In addition to disguising the unsightly condenser unit, this technique allows you to beautify your yard.

14. Use a Door Screen

This is a novel approach to concealing your air conditioning unit from view. A door that can be painted any color would be required.

It may be necessary to join two doors together if one door is too small. Just make sure there are holes for air to get in and out.

For a more decorative look, you can put it in a mirror or a painting, or anything else you choose.

13. Use a Lattice Screen

This is a novel approach to concealing your air conditioning unit from view.

A door that can be painted any color would be required. It may be necessary to join two doors together if one door is too small. Just make sure there are holes for air to get in and out.

For a more decorative look, you can put it in a mirror or a painting, or anything else you choose.

12. Create a Cement Wall

Condenser cooling can be improved by stacking cement breeze blocks or screen blocks in front of the unit. Place miniature pots or other ornamental items between blocks if desired.

It is also possible to give each block a distinct color by painting it in a different hue or shade.

11. Circle Big Planters Around the Outside Unit

Make a ring around your air conditioning unit using some large pots, and do this outside. As a decorative accent, you might plant species that are able to withstand high temperatures, such as cosmo or viburnum.

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10. Hide It With a Decorative Outdoor Air Conditioner Cloth Cover

If you don’t want to build a wooden cover or plant bushes to hide the outside unit of your air conditioner, you could buy a decorative cloth cover instead. They come in different colors and patterns, so you can choose the one you like best.

It’s a simple solution, but it only works when you’re not using your air conditioner. Such as when you’re on vacation or when it’s cold and you’d rather use another way to heat your home.

9. Make a Picket Fence Cover

You may have seen picket fences around gardens in the past. They have a charm that can’t be beaten, and they are a real classic.

Even though picket fences are more common in older homes, they never go out of style. They look great in modern homes, too, and can do a lot to hide your outdoor air conditioner.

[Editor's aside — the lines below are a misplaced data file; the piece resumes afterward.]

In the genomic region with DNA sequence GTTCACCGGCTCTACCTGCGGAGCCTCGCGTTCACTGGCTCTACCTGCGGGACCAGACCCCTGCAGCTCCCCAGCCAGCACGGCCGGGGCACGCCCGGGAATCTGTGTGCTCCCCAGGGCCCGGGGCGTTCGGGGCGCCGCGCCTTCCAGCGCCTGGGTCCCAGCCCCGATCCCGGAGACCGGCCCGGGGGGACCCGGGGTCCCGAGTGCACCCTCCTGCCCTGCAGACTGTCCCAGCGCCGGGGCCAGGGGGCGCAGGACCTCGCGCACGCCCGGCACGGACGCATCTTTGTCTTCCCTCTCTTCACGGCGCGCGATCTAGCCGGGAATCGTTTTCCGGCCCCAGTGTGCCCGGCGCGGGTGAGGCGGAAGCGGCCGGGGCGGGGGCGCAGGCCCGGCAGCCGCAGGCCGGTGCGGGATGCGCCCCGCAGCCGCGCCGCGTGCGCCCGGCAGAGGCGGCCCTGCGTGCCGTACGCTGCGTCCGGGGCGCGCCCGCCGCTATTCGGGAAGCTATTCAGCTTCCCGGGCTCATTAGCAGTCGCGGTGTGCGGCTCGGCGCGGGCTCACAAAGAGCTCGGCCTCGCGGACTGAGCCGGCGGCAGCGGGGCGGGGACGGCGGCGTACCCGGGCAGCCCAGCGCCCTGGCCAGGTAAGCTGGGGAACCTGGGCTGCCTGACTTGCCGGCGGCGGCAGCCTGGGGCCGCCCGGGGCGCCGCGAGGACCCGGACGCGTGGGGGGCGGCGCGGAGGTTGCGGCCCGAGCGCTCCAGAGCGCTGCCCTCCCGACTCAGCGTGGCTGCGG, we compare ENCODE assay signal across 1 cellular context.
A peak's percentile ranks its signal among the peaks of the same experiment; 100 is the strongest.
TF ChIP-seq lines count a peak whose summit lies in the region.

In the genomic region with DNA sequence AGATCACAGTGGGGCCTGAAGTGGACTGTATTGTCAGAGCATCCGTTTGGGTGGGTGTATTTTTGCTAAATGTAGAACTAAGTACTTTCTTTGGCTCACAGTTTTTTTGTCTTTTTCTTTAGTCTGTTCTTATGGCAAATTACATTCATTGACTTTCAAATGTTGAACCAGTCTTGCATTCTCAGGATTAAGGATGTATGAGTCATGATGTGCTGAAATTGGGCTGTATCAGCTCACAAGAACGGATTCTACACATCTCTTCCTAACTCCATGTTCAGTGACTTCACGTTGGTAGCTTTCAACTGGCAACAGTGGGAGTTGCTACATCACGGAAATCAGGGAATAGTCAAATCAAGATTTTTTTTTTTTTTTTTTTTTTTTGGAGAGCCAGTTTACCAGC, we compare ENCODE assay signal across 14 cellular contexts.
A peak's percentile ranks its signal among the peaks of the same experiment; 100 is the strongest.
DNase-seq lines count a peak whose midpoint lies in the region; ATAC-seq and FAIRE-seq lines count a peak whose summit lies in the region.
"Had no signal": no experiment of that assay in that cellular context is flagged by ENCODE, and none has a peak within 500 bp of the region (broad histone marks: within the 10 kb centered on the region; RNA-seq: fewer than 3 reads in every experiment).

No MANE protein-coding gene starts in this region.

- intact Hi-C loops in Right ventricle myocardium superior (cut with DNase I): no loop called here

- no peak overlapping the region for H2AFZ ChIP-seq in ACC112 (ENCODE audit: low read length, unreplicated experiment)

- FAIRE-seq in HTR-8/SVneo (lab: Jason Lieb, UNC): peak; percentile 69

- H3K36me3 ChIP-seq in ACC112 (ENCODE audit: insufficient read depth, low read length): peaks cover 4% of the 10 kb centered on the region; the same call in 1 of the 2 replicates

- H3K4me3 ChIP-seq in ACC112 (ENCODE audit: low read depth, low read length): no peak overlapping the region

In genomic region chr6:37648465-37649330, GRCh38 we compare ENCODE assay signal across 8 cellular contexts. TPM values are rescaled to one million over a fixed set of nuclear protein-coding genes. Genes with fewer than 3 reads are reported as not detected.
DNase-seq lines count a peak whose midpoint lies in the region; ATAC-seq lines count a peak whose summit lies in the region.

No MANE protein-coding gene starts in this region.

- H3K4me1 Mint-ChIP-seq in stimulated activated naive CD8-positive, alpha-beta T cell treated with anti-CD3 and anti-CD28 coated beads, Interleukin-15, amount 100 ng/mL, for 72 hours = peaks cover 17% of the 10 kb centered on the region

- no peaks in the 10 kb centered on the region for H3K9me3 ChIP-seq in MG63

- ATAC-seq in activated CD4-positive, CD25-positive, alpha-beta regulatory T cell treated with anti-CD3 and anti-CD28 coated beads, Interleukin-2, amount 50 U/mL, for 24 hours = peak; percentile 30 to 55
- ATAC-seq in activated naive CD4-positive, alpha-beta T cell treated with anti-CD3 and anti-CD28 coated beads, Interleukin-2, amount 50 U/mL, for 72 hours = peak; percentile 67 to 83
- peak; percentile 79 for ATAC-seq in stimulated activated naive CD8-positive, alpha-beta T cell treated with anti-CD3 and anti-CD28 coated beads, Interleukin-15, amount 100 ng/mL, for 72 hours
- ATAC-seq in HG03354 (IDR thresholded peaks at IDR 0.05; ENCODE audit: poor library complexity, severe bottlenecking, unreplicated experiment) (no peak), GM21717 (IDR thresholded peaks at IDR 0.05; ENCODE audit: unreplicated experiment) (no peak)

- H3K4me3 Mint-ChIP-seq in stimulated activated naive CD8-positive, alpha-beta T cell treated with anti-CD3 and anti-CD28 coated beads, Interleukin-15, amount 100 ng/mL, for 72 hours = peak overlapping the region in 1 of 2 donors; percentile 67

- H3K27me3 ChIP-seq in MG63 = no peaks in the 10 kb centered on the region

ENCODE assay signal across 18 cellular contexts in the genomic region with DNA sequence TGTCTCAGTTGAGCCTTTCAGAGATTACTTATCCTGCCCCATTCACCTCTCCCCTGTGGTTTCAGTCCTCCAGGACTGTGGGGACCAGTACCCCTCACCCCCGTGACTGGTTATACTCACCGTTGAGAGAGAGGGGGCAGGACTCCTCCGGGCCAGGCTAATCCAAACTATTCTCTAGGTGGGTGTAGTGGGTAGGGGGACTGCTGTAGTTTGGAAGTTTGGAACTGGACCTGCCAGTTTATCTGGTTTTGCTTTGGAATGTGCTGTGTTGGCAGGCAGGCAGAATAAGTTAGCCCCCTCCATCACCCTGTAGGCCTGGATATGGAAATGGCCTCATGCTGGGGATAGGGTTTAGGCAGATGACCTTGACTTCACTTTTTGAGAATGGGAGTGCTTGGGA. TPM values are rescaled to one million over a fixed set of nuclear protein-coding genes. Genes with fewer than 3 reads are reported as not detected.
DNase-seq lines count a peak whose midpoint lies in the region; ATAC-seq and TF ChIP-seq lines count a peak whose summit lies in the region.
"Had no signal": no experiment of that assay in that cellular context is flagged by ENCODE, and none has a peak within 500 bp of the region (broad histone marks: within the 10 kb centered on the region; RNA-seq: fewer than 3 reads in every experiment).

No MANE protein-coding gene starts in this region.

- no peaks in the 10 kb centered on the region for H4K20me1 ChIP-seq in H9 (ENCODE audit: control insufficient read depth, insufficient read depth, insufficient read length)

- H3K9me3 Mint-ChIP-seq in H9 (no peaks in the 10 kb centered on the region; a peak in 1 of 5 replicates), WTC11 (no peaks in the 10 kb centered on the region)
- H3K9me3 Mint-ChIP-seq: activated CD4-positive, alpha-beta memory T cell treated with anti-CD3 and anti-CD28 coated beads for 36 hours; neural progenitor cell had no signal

Also, you don’t have to choose a picket air conditioner fence made of wood if you don’t want to. Vinyl, PVC, and metal are some other low-maintenance options.

Surround your outdoor HVAC unit with a fence until it is completely hidden. You can also add small birdhouses to make an attractive fence to hide your air conditioner.

8. Make a Big Storage Area

Out of places to store things in your home? We have a clever idea that can help you with your problem.

You might be able to build a storage unit if you hide the air conditioner outside. You can make a storage area big enough to hold all of your things and hide the air conditioner.

Just make sure you don’t put in too much so that your HVAC unit can’t get the air it needs to work.

7. Use Outdoor Privacy Screens

By putting up a privacy screen in front of the outdoor AC unit, you can keep your yard looking nice.

There are many different styles and colors of privacy screens to choose from. Pick the one that goes best with the rest of your garden decor! Add planters, chairs with decorations, and maybe even a bench to keep your garden looking great.

6. Wooden Wall With Small Plants

Use wooden planks to build a wall in this technique. Wall support should not be overlooked. The remaining planks can be used for that. Next, put it in front of the apparatus.

Purchase ring-shaped holders and place them into the planks for the installation of miniature pots. Put your planters in the ring holder, and you’re done.

5. Purchase Aluminum Screens

You’re not much of a do-it-yourselfer?

The outdoor air conditioner unit can be hidden behind a stylish aluminum screen.

To ensure your safety, it’s covered on one side but has open slots on the other for ventilation.

4. Use a Bamboo Fence to Enclose the Outside Unit

Bamboo sticks can be used as an inventive means of obstructing your condenser from obstructing your vision. Sizes range from small to large.

It will be difficult to build a bamboo fence around your air conditioner unit because bamboo is hefty. Consider hiring a professional.

The wonderful thing about bamboo is that you can stain it to match the other wood tones in your landscape while still looking fantastic.

3. Create a Stone Wall

Bamboo sticks can be used as an inventive means of obstructing your condenser from obstructing your vision. Sizes range from small to large.

It will be difficult to build a bamboo fence around your air conditioner unit because bamboo is hefty. Consider hiring a professional.

The wonderful thing about bamboo is that you can stain it to match the other wood tones in your landscape while still looking fantastic.

2. Use Iron Trellis

The iron trellis is a good choice for hiding your air conditioner outside.

Make it look like a piece of garden art by allowing vines like English Ivy to grow all over it.

If you don’t have the time or inclination to take on a DIY project, this option is for you.

1. Green Enclosures

If you have a green thumb and your AC is in a sunny area, why not grow something pretty or edible to hide your AC.

Here’s a planter box and trellis to help you along with your greenery screen enclosure.

Conclusion

We hope that by the end of this article, you will not only have a better notion of how to conceal your air conditioning unit, but also the courage to try your hand at constructing one on your own.

It is incredible to see how drastically different that compact space appears now that the unsightly AC unit is no longer visible.